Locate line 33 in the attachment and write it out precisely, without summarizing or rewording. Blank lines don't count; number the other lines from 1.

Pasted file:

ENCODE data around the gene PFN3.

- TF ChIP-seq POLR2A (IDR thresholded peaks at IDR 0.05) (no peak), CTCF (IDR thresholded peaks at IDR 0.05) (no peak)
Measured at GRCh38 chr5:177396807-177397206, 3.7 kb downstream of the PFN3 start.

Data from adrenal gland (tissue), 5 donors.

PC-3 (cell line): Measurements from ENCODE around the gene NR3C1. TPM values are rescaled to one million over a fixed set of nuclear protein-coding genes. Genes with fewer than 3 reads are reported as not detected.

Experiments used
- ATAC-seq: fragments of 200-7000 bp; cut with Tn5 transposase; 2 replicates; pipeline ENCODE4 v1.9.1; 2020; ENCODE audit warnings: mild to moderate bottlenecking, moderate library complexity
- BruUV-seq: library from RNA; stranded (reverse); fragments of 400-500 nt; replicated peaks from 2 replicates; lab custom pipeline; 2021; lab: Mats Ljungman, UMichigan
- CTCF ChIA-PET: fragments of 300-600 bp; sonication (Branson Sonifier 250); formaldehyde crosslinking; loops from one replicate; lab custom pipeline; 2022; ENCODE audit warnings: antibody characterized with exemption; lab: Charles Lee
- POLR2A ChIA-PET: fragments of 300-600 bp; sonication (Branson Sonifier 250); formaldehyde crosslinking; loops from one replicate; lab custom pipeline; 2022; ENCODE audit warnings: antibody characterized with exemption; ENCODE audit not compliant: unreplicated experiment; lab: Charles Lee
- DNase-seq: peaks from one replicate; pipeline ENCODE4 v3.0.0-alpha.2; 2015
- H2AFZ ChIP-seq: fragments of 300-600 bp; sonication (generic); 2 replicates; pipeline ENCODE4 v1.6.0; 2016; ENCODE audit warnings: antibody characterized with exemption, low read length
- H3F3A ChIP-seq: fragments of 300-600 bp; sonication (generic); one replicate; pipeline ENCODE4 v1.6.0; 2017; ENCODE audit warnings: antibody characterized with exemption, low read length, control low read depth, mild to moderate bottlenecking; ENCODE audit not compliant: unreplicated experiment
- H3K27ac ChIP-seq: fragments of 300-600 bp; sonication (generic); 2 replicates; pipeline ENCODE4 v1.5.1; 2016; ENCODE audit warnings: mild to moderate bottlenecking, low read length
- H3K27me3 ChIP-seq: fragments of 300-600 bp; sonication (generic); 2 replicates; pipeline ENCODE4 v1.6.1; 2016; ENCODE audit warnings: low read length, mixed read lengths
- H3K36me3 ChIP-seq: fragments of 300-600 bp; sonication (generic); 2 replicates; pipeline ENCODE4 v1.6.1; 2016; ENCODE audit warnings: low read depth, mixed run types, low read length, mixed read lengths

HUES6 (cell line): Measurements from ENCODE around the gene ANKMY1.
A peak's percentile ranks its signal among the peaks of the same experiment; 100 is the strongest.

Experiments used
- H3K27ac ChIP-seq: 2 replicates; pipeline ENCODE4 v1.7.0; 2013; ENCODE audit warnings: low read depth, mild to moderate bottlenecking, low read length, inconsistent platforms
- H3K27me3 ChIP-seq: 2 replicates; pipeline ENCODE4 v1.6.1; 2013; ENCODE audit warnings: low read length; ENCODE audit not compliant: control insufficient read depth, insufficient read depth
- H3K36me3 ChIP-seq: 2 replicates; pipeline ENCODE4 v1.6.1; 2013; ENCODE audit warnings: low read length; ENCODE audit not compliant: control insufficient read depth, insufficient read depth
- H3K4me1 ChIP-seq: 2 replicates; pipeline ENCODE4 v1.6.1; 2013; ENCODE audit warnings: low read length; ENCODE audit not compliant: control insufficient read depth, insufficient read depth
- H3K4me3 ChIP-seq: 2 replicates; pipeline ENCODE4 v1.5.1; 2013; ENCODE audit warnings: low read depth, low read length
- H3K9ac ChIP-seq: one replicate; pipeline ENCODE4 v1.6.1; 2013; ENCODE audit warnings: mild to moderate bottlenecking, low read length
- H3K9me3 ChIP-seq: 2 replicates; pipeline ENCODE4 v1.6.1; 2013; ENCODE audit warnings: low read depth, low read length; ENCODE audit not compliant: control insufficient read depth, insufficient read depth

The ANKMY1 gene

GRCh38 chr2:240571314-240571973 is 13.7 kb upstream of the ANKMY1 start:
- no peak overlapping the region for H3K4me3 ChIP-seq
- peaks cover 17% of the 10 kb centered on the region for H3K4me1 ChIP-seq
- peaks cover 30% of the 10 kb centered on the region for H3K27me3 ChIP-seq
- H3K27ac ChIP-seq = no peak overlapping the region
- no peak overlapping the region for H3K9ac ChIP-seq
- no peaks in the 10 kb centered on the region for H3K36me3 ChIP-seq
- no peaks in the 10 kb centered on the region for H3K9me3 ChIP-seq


- no peak overlapping the region for H3K9ac ChIP-seq